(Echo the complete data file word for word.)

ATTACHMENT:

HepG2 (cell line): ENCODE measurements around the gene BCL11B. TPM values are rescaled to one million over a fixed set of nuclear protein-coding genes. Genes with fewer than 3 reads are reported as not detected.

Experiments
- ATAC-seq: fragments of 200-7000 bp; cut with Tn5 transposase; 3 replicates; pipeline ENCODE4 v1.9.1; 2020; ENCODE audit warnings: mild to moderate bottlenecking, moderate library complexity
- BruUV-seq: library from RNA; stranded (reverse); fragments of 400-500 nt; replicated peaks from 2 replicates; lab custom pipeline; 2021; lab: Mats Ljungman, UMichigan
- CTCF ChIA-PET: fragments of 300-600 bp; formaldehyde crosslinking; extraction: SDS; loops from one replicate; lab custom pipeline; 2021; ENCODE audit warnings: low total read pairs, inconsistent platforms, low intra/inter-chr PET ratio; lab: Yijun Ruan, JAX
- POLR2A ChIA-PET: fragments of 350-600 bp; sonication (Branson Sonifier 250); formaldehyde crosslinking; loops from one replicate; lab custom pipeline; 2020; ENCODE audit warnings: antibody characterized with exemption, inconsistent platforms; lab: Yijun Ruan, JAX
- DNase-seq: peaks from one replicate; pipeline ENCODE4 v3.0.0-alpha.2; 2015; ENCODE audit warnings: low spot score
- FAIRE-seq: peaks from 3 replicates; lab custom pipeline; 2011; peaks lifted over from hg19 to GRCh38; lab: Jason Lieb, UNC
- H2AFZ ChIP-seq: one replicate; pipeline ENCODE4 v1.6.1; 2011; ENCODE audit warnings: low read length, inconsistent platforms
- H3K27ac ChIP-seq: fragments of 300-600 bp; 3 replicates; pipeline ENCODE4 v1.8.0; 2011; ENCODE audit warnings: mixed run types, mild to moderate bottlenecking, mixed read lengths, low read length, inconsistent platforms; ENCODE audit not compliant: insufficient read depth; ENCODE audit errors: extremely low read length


HepG2 (cell line): ENCODE measurements around the gene BCL11B. TPM values are rescaled to one million over a fixed set of nuclear protein-coding genes. Genes with fewer than 3 reads are reported as not detected.

Experiments
- ATAC-seq: fragments of 200-7000 bp; cut with Tn5 transposase; 3 replicates; pipeline ENCODE4 v1.9.1; 2020; ENCODE audit warnings: mild to moderate bottlenecking, moderate library complexity
- BruUV-seq: library from RNA; stranded (reverse); fragments of 400-500 nt; replicated peaks from 2 replicates; lab custom pipeline; 2021; lab: Mats Ljungman, UMichigan
- CTCF ChIA-PET: fragments of 300-600 bp; formaldehyde crosslinking; extraction: SDS; loops from one replicate; lab custom pipeline; 2021; ENCODE audit warnings: low total read pairs, inconsistent platforms, low intra/inter-chr PET ratio; lab: Yijun Ruan, JAX
- POLR2A ChIA-PET: fragments of 350-600 bp; sonication (Branson Sonifier 250); formaldehyde crosslinking; loops from one replicate; lab custom pipeline; 2020; ENCODE audit warnings: antibody characterized with exemption, inconsistent platforms; lab: Yijun Ruan, JAX
- DNase-seq: peaks from one replicate; pipeline ENCODE4 v3.0.0-alpha.2; 2015; ENCODE audit warnings: low spot score
- FAIRE-seq: peaks from 3 replicates; lab custom pipeline; 2011; peaks lifted over from hg19 to GRCh38; lab: Jason Lieb, UNC
- H2AFZ ChIP-seq: one replicate; pipeline ENCODE4 v1.6.1; 2011; ENCODE audit warnings: low read length, inconsistent platforms
- H3K27ac ChIP-seq: fragments of 300-600 bp; 3 replicates; pipeline ENCODE4 v1.8.0; 2011; ENCODE audit warnings: mixed run types, mild to moderate bottlenecking, mixed read lengths, low read length, inconsistent platforms; ENCODE audit not compliant: insufficient read depth; ENCODE audit errors: extremely low read length